- Updated on February 15, 2022 -
COVID-19 and Federal Workers’ Compensation
The American Rescue Plan Act of 2021 (ARPA) makes it much easier for federal workers diagnosed with COVID-19 to establish coverage under the Federal Employees’ Compensation Act (FECA). To establish a COVID-19 claim, you simply need to establish:
- You were diagnosed with COVID-19 via a positive test result (excluding home tests) or medical professional1; and
- Within 21 days of your diagnosis of COVID-19, you carried out duties that required contact with patients, members of the public, or co-workers1.
Yes, Continuation of Pay (COP) is payable under the FECA but only if:
1) You can demonstrate you have COVID-19 via a positive test result (excluding home tests) or a medical professional. A notice to quarantine for exposure without a COVID-19 diagnosis as described above is not sufficient.
2) You file your CA-1 form within 30 days of the date of the injury (the last date you were exposed at work, prior to the positive test result). See 20 CFR 10.205.
If you file a CA-1 and elect to use COP, you must ensure that medical evidence substantiating you have COVID-19 via a positive test result is provided to your employer within 10 calendar days after filing the CA-1. If a qualifying positive test result is on file, you are eligible for COP during that period.
If you are disabled and must be out of work beyond that initial 10-day period, you must submit medical evidence to your employer supporting disability resulting from COVID-19. If evidence supporting disability due to COVID-19 is not submitted, your employer can stop COP after that initial 10-day period. You should also submit/upload proof of your COVID-19 diagnosis and inability to work into your OWCP case file.
If you meet the two requirements noted above, the Centers for Disease Control (CDC) as of this date recommends a period of isolation of at least 5 days following your symptoms and/or positive test. Therefore, if your file contains a COVID-19 diagnosis via a positive test result (excluding home tests) or medical professional, OWCP will not intervene during the first 10 days of COP since isolation following a positive test result is akin to disability.
OWCP acknowledges that the current recommendation for isolation is 5 days, but because that timeframe has varied and is dependent on symptomology onset, if your file contains a COVID-19 diagnosis via a positive test result (excluding home tests) or medical professional, OWCP will not intervene until the 10-day regulatory timeframe provided for in 20 CFR 10.222 has passed.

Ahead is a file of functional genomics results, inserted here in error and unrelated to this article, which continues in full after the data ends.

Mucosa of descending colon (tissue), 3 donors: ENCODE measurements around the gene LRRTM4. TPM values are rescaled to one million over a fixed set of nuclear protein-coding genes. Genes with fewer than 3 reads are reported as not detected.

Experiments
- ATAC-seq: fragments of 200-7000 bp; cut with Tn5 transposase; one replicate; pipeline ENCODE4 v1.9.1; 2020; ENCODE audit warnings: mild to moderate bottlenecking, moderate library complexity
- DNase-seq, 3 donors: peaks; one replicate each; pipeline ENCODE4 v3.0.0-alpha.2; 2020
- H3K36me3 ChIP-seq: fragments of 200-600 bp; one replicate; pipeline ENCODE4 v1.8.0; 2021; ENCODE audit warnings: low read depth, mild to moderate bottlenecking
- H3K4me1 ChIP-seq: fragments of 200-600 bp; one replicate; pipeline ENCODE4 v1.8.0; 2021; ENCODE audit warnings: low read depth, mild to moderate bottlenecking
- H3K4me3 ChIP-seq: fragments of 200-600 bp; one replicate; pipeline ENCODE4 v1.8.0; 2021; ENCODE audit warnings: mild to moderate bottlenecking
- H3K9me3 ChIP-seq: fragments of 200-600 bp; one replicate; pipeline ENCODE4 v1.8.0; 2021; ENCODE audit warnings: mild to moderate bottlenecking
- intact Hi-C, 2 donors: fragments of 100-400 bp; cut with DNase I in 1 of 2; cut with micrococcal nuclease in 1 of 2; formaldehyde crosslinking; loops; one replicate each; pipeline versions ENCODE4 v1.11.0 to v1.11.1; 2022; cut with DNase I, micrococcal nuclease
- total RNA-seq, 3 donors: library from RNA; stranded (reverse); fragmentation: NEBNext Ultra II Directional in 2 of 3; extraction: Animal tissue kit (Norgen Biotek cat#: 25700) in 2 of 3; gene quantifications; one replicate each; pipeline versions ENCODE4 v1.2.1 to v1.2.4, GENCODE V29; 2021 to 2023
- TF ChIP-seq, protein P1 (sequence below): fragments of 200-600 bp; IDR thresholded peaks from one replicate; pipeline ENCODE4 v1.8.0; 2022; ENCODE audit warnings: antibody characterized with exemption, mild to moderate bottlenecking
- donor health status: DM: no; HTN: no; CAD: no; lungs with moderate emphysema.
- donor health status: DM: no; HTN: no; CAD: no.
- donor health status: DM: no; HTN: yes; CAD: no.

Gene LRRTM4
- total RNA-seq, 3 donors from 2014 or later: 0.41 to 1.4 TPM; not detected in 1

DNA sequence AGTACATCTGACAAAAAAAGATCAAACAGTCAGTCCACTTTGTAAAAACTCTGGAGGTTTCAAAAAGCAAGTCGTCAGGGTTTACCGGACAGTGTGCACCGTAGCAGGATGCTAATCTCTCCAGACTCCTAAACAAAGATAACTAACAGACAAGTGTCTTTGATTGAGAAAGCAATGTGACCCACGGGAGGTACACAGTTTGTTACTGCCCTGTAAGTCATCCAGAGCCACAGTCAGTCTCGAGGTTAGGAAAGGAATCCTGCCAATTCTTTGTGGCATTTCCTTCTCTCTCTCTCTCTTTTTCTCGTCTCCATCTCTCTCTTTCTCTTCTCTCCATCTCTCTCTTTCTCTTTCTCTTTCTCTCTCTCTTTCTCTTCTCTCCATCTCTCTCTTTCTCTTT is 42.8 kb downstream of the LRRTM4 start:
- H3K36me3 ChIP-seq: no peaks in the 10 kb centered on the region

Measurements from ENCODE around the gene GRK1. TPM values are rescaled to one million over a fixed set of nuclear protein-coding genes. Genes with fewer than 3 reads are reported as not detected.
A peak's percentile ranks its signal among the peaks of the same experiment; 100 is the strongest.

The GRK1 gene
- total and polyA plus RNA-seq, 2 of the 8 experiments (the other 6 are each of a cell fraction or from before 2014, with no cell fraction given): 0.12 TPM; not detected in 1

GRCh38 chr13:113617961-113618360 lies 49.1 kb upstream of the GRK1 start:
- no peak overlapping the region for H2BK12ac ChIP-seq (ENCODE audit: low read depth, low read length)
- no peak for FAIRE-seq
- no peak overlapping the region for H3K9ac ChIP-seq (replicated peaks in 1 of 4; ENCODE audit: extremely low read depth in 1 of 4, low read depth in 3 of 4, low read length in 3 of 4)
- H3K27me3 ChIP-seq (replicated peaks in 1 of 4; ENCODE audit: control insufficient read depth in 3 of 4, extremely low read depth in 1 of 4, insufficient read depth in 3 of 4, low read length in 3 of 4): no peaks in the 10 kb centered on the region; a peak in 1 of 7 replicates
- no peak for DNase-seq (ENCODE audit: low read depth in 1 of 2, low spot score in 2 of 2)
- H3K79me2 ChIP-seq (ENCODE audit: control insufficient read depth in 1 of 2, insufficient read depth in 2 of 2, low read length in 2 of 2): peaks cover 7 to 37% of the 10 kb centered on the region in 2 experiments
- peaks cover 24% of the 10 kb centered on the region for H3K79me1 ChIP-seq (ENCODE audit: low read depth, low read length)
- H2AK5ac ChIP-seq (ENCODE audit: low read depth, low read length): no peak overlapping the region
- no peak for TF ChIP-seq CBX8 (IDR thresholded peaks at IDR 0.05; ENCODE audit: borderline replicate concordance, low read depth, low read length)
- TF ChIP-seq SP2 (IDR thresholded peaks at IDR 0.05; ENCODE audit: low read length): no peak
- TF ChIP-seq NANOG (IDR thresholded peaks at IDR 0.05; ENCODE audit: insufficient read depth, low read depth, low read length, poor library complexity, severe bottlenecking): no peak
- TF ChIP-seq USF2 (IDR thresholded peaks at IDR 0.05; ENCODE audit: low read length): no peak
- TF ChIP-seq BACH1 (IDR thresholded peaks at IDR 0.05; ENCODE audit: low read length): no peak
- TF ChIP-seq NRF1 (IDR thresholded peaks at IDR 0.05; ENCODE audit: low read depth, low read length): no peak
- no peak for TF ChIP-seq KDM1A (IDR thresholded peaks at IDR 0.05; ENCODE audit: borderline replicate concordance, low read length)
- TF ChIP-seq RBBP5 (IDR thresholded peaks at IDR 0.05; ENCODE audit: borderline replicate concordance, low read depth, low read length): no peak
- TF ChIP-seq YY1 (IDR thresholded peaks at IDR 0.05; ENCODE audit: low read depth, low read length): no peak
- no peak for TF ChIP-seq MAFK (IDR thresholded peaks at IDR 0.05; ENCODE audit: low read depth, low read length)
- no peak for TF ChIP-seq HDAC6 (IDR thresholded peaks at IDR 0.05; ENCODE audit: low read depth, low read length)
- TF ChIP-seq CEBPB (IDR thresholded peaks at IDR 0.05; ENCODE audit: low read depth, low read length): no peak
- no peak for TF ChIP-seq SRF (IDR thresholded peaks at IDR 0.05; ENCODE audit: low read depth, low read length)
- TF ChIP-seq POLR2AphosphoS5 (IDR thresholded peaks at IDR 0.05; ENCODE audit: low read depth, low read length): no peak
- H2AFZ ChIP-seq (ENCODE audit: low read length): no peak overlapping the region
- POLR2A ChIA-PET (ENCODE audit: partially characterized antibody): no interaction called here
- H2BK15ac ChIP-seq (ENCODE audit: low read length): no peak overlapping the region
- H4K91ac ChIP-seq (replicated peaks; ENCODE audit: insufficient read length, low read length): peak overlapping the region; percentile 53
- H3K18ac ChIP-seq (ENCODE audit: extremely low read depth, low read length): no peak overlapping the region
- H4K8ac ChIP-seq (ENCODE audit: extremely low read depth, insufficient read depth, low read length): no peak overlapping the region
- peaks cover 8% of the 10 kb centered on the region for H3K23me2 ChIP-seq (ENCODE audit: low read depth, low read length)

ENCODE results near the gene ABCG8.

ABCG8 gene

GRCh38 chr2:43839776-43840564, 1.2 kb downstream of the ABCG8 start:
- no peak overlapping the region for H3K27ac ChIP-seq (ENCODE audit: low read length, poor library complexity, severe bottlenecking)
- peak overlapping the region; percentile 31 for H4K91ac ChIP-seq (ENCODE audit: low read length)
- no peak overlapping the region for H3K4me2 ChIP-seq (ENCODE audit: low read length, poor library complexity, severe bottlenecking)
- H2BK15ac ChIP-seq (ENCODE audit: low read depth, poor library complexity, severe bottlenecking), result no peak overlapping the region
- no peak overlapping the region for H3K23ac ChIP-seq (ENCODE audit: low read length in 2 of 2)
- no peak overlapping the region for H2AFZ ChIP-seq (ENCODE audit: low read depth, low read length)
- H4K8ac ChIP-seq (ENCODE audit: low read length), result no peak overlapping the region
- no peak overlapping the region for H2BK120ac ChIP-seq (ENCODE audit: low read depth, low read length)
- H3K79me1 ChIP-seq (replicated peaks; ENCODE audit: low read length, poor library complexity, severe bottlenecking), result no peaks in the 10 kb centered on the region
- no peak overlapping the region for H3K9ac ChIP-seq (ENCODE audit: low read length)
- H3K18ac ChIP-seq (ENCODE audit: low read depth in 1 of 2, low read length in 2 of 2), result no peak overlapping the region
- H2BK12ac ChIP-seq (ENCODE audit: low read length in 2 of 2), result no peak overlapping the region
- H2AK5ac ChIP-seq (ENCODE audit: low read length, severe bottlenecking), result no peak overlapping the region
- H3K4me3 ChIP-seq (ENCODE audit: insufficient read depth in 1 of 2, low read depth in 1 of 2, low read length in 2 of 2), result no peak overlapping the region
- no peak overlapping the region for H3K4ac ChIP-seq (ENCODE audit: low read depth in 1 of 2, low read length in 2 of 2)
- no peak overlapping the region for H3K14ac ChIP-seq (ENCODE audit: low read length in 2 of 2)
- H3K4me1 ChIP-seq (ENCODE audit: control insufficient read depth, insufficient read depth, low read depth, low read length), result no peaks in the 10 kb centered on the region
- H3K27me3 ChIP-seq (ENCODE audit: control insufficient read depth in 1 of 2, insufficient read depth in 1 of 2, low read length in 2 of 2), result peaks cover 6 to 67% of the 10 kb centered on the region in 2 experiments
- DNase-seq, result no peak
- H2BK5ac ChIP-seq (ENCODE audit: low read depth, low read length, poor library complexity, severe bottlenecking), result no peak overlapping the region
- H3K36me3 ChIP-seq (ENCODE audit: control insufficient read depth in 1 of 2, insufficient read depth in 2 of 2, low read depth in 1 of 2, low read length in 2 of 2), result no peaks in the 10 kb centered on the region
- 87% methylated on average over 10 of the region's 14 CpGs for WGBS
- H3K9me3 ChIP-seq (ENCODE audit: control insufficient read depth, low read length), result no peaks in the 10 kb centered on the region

If you do not submit evidence you had COVID-19 via a positive test result (excluding home tests) or a medical professional within 10 days, and your employing agency requests that OWCP make a formal determination on your claim, OWCP will formally adjudicate your claim and make a determination on COP. If your claim is denied because you cannot demonstrate your COVID-19 diagnosis via a positive test result (excluding home test) or a medical professional, your employing agency can recover any COP previously paid to you.
If you do not have COVID-19 but cannot work because you must quarantine, consider the following:
Quarantine periods are for when you have been exposed to COVID-19, but there is no evidence that you have COVID-19. Quarantine recommendations vary based on vaccine status, whether you have had COVID-19 in the last 90 days, and other factors. Visit the Centers for Disease Control (CDC) COVID-19 website for more detail on quarantine recommendations.
OWCP cannot accept a worker’s compensation claim based solely on quarantine or exposure, and COP is not payable solely for quarantine or exposure.
Consult your employing agency for leave options that may be available if you must quarantine. You can also visit the Safer Federal Workforce website for the most up to date information pertaining to available leave options to include potential weather and safety leave. The Safer Federal Workforce Task Force is led by the White House COVID-19 Response Team, the General Services Administration (GSA), and the Office of Personnel Management (OPM) and provides valuable information for federal employees regarding the federal response to COVID-19 and how the federal government is responding to keep its workforce safe.
In preparation for filing your Notice of Traumatic Injury, you should view this instructional video to learn how to register and verify your identity, and this video to learn how to file a claim. Doing so now will speed the process when you are ready to file your claim.
Social media toolkit
Use our social media toolkit and graphics to raise awareness of the benefits available to federal employees injured at work, including COVID-19 workers’ compensation claims.
1 You are deemed to have had exposure if you have COVID-19 symptoms or positive test result within 21 days of interaction with at least one other person (a patient, a member of the public, or a co-worker) in the course of your employment duties.
- The interaction does not have to be direct physical contact. Nor is there a specified time for such interaction, any duration qualifies. General office contact and interaction is sufficient. This includes but is not limited to interaction in shared workspaces such as lunchrooms, break areas and common restrooms.
However, an employee that is exclusively teleworking during a covered exposure period is not considered a "covered employee" under the ARPA. See FECA Bulletin 20-09.